Torah Portion: Ki Tisa (When You Take) Exodus 30-34
HafTorah: I Kings 18:1-39
“When you take the head of the of the sons of Israel.” This is so important here in that it shows the importance of each person. They were to be counted by going to each one and counting them for service to the L-rd. Let us never think that we are unimportant or that G-d only cares for the good ones, or for the important ones. He loves us all equally. He knows each of us. We matter to Him. When you feel G-d does not care remember this verse. Moses was to go to each person, not just give an estimate but to touch each one – to show they mattered and they counted.
So here we start with a counting of the men of Israel. In chapter 30 we read of the instructions for making the anointing oil and incense for the worship of G-d. In chapter 31 G-d tells Moses of the person He has chosen to be in charge of the building of the things for the Mishkan and also goes back over the commandment He has given to the people concerning the Sabbath.
Then we come to chapter 32 where we read about the sin of the golden calf. I read an interesting article this week that I want to share with you. I think it helps us understand what happened here as well as what happens in our own life sometime. To do this imagine a split screen showing two different scenes occurring at the same time. In one scene we see Moses standing before G-d interceding for the people. In the other scene we see the people involved in this terrible sin. As we read and watch this develop we see the people, people of G-d, brought out of Egypt, fed and given water by the hand of G-d, here involved in such a terrible sin. While above Moses and the Father are together. Think of it like this: a man cheats on his wife while she is in the hospital giving birth to their baby. The contrast of love verses lust, or eternity verses immediacy. The clincher here is, for the man to cheat on his wife he must take his eyes off his commitment to her. He blocks it out and thinks only of himself. Which is the scene we see played out here in these verses. Averting ones gaze from heaven allows us to make the wrong choice. The people took their eyes off the mountain and what was going on there. In their mind Moses was dead and they are able to walk on the wild side. Once they took their eyes off the mountain they descended into the depths of sin. Of course Moses is not dead but instead in our other scene is pleading with G-d for the people.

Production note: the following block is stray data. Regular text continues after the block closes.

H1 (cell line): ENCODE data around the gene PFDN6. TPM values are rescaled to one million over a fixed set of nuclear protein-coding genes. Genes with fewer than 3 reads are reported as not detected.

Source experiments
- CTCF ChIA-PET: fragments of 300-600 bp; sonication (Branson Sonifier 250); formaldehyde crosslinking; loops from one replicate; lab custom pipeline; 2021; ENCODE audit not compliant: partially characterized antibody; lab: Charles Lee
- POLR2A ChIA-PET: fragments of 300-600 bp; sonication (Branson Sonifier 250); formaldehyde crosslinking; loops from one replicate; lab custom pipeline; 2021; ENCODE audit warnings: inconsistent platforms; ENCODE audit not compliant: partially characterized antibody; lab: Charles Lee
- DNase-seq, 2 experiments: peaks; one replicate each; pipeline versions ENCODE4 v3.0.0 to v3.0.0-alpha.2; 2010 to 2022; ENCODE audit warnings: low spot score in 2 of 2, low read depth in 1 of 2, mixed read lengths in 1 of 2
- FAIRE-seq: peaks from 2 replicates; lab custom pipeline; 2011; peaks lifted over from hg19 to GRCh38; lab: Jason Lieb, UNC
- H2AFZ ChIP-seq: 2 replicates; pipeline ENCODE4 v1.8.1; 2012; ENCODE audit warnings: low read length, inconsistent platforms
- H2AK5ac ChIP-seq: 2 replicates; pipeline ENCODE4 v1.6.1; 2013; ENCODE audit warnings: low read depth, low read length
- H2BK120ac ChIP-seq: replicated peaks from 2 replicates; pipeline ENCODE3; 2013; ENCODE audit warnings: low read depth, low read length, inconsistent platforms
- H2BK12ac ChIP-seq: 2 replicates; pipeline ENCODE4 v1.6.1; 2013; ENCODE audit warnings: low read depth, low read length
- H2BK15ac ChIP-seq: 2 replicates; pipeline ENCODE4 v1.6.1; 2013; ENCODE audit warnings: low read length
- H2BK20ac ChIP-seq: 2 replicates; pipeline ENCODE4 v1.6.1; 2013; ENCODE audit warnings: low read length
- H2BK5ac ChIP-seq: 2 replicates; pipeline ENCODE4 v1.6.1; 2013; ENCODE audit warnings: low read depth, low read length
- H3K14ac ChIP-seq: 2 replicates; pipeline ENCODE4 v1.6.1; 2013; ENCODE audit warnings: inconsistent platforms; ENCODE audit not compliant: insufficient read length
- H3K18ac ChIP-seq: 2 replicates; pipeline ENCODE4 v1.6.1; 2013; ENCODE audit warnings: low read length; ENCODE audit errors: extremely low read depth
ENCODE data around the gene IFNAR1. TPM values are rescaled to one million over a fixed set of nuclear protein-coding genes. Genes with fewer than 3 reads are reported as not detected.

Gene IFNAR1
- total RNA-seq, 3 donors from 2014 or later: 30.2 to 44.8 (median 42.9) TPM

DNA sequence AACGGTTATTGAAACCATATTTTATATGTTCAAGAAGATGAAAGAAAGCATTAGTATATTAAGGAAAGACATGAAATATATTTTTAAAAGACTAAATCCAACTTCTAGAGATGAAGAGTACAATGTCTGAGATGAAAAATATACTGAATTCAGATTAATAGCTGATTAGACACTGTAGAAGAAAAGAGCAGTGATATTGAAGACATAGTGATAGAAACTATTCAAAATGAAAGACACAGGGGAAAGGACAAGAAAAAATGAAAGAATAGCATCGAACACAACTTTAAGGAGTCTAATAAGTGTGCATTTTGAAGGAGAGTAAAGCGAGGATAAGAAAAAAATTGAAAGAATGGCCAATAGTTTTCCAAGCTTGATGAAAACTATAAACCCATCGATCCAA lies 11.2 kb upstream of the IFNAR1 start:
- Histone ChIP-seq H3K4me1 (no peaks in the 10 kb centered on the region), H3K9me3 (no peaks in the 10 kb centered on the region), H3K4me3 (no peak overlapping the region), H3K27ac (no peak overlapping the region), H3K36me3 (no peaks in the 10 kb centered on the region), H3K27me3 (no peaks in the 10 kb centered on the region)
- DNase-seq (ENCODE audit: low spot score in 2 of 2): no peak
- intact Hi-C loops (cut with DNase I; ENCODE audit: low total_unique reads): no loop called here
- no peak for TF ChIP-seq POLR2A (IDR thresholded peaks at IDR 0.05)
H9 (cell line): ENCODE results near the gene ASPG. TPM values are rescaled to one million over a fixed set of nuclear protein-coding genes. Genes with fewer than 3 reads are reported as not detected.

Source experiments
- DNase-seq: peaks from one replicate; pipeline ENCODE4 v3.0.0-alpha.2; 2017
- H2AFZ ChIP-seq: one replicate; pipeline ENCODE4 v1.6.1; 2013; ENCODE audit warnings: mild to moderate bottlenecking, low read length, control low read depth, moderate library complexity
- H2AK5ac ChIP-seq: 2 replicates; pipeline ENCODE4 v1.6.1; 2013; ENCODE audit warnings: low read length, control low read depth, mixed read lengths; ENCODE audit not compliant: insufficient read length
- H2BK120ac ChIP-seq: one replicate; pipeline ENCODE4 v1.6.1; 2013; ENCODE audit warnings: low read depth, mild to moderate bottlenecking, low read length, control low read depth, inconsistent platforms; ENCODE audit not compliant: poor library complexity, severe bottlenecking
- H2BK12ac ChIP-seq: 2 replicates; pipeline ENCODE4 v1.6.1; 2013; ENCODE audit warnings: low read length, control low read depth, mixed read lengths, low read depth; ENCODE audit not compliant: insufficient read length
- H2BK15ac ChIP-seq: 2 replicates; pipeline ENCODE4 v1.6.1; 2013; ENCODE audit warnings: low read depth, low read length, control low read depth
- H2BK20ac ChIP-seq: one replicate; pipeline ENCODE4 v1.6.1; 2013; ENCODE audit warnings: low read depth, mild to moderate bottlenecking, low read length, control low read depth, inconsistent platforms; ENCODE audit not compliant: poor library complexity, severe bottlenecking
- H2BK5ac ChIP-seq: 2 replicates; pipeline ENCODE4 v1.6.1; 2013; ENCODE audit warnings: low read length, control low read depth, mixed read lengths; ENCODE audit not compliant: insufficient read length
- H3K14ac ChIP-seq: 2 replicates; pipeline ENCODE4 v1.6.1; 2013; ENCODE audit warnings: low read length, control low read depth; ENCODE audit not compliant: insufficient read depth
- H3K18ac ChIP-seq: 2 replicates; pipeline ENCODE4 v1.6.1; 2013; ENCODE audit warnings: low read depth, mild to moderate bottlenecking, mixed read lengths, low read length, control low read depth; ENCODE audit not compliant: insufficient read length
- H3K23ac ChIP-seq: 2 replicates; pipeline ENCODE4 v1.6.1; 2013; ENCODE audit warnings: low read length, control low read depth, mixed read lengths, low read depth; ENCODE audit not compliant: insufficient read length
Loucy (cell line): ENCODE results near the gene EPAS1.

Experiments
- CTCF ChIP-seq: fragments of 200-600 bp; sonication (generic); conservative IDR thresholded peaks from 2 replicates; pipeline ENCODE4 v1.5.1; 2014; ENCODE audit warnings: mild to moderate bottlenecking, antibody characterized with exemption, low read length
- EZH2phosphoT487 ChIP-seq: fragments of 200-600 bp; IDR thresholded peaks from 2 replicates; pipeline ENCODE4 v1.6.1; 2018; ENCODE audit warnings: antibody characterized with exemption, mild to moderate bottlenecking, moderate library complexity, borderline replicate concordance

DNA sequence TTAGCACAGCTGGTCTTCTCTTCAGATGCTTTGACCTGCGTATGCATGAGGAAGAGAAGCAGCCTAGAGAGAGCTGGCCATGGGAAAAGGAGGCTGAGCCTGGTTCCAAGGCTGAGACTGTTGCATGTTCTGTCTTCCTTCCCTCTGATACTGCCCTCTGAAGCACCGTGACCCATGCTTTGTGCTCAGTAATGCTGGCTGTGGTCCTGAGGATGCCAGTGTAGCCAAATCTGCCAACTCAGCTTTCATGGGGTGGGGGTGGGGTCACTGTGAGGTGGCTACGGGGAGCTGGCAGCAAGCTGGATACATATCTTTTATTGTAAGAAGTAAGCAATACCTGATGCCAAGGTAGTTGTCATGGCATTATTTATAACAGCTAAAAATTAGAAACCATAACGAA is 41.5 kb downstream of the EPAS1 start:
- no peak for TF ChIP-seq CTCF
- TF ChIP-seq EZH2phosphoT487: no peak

This brings me to my point. When we take our eyes off heaven and what is going on there we fall into sin, not thinking about Yeshua pleading our case before the father. Romans 8:34. It is this pleading which can save us. Our battle is to not take our eyes off of G-d in the first place, but if we do to remember we have an advocate who is pleading our case. We repent and throw ourselves on the mercy of G-d. This does not mean we can just decide to sin and repent later but what is should say to us is not to ever take our eyes off the Father, no matter what we are tempted with or what we go through. To take our eyes off G-d leaves us with but one place to look – to ourselves and what feels good to us, what feeds our ego or meets some perceived need in our lives ourselves. That can only lead to sin in our lives. Don’t for a minute take your eyes off heaven. Allow G-d to lead you in everything.
The New Testament tells us to work out our own salvation (Philippians 2:12-13). This may give u some insight into an odd occurrence in the scriptures. In Exodus 34:27 we read where Moses had to cut out the second set of tablets. The first tablets G-d did everything, cut the tablets and wrote on them. Here Moses has to cut them himself. Why?
I think G-d expects us to be part of what He is doing. When Moses brought down the first set of tablets nothing had changed in him. G-d had done everything. In the second set, when he came down from the mountain, his face glowed from the experience. When we get involved with what G-d is doing it changes us. We are part of the experience. We share in what He does and we are never the same.